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Government Stimulus Package Unlikely to Result in Job Gains in Near Term

Jan. 12, 2009

Story Contact:  Jeffrey Beeson, 573-882-9144,

COLUMBIA, Mo. – Standing at a 16-year high, the nation's unemployment rate reached 7.2 percent in December, losing 524,000 jobs, according to the Bureau of Labor Statistics. Joseph Haslag, professor of economics and director of the Economic Policy Analysis and Research Center at the University of Missouri, says that the federal government should focus on programs that are needed and that will expand the nation's productivity capacity.

"What the U.S. government does best is purchase public goods that expand our quantity of goods and services that our nation produces," Haslag said. "For example, when government money is utilized to fix highways, jobs are created and citizens driving on the new roads will save money on gas and car repairs."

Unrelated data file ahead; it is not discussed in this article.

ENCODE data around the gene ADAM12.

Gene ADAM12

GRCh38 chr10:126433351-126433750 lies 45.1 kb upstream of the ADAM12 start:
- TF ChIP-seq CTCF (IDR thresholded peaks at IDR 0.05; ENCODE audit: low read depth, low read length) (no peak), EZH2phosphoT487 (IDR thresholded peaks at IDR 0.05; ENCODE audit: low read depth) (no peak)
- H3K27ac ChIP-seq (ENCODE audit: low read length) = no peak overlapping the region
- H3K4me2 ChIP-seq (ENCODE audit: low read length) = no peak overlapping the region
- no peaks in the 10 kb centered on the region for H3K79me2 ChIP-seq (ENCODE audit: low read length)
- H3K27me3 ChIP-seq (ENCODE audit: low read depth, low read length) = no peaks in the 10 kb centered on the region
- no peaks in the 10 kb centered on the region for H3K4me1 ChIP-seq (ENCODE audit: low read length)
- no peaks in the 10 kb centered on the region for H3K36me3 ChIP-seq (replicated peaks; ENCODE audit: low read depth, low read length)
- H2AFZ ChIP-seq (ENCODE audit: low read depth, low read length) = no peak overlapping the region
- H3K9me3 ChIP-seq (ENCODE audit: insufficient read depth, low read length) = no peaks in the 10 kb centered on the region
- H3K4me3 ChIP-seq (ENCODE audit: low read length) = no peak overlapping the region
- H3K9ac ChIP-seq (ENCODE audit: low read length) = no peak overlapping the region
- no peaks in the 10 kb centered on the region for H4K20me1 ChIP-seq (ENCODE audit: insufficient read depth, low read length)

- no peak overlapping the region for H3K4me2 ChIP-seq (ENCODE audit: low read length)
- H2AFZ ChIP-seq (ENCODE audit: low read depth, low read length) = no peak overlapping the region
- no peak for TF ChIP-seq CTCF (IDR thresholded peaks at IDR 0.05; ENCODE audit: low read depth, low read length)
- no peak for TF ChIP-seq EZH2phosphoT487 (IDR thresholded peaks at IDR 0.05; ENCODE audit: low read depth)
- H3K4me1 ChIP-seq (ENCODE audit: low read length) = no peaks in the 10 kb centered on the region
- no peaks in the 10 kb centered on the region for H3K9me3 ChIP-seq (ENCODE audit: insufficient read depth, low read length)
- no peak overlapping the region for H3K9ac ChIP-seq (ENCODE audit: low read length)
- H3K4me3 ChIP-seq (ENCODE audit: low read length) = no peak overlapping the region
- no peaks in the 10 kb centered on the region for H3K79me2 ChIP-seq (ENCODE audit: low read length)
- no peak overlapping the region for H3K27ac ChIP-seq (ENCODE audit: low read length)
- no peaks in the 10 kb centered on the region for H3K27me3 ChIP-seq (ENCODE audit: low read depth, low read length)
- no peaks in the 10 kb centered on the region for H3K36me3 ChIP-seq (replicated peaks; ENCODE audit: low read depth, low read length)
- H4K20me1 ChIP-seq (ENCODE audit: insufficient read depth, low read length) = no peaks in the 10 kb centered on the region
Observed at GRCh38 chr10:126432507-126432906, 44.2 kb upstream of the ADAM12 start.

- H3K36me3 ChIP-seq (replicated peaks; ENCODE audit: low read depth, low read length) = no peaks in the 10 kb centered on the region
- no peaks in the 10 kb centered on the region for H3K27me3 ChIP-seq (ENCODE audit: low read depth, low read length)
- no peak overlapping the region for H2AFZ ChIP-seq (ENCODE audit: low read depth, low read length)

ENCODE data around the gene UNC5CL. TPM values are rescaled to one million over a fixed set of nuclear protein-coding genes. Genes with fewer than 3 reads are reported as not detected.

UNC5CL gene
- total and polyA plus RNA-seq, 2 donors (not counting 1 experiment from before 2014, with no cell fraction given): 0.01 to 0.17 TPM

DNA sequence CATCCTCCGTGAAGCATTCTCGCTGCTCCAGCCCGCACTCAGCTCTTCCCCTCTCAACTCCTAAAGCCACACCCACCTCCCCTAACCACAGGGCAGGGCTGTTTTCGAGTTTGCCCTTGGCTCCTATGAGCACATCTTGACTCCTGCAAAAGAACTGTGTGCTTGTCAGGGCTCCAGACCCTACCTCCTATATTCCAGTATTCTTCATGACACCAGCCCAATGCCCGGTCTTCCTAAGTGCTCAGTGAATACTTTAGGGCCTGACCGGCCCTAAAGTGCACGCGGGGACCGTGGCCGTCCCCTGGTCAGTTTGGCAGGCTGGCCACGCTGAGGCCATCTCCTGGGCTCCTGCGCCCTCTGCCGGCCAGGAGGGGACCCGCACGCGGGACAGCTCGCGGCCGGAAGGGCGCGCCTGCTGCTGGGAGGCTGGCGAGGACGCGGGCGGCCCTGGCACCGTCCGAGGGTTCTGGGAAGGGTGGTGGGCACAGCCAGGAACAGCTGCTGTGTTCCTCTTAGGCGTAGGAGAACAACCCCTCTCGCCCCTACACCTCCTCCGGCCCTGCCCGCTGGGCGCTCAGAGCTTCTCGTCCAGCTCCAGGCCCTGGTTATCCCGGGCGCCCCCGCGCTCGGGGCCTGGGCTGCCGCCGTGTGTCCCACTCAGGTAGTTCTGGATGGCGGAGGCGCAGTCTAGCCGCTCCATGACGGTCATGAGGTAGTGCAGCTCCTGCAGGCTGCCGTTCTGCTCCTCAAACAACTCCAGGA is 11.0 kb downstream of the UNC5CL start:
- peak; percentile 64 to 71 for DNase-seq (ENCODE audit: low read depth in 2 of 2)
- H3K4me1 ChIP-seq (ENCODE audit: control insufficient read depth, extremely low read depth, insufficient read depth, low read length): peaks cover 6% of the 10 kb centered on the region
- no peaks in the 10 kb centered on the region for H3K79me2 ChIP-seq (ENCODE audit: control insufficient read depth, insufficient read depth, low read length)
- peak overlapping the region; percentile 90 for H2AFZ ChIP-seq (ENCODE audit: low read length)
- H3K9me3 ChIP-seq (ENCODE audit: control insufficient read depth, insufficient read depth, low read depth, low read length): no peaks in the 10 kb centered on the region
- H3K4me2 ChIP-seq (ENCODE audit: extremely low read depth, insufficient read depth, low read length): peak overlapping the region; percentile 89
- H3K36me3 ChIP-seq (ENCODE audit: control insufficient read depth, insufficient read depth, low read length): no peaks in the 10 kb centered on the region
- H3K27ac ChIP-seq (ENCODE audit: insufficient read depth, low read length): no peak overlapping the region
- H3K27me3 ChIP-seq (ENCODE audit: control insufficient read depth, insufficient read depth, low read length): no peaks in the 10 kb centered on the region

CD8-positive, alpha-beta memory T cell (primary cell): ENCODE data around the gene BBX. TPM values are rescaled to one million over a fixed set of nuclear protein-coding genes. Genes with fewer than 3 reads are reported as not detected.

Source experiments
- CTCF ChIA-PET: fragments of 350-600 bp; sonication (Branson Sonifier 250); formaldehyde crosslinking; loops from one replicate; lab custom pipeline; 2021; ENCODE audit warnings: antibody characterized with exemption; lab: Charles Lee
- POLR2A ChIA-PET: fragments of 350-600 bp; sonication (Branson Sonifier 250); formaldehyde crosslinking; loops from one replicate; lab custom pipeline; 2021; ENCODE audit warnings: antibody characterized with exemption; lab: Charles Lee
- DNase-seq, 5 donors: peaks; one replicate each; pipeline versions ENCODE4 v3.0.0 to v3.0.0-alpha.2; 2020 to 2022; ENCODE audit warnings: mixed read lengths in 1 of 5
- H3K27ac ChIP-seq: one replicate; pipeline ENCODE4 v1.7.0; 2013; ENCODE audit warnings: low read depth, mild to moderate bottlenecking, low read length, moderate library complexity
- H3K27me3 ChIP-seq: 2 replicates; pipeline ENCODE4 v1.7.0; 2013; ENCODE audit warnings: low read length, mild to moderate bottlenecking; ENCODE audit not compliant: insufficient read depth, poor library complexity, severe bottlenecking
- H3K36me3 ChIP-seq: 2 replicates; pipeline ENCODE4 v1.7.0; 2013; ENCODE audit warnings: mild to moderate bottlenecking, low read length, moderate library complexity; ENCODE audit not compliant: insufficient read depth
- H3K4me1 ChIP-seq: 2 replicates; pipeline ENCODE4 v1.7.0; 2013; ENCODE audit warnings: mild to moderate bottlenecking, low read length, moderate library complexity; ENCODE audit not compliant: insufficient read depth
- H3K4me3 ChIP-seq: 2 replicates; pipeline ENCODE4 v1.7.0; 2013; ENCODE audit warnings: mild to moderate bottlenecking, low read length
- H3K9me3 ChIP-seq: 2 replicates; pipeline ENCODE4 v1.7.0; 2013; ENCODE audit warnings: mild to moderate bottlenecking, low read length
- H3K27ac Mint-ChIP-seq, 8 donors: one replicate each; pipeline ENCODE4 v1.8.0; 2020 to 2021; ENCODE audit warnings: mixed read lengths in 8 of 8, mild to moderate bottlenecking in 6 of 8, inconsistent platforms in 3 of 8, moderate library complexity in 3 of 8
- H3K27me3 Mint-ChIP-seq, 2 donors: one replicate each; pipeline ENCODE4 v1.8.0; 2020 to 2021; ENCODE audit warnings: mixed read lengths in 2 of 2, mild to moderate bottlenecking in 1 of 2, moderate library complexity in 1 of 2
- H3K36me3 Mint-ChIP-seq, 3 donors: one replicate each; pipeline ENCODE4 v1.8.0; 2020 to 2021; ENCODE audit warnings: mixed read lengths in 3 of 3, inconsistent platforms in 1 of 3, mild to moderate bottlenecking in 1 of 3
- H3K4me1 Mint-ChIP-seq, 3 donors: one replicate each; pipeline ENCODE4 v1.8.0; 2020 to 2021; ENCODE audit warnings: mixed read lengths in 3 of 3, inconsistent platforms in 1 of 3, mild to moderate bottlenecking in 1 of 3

In Missouri, the unemployment rate has stayed nearly even with the national average, which Haslag expects to remain constant.

“Although things will still be bumpy for about six months, we are starting to see the ‘seeds’ in place for a recovery,” Haslag said. “Reports have shown that the savings rates are increasing, which will allow banks to strengthen their assets and start making loans to solid prospects once again.”

Haslag joined the MU Department of Economics in 2000. He holds a doctorate from Southern Methodist University (1987). Haslag previously worked as an economist at Federal Reserve banks in Dallas, Atlanta, Kansas City and St. Louis.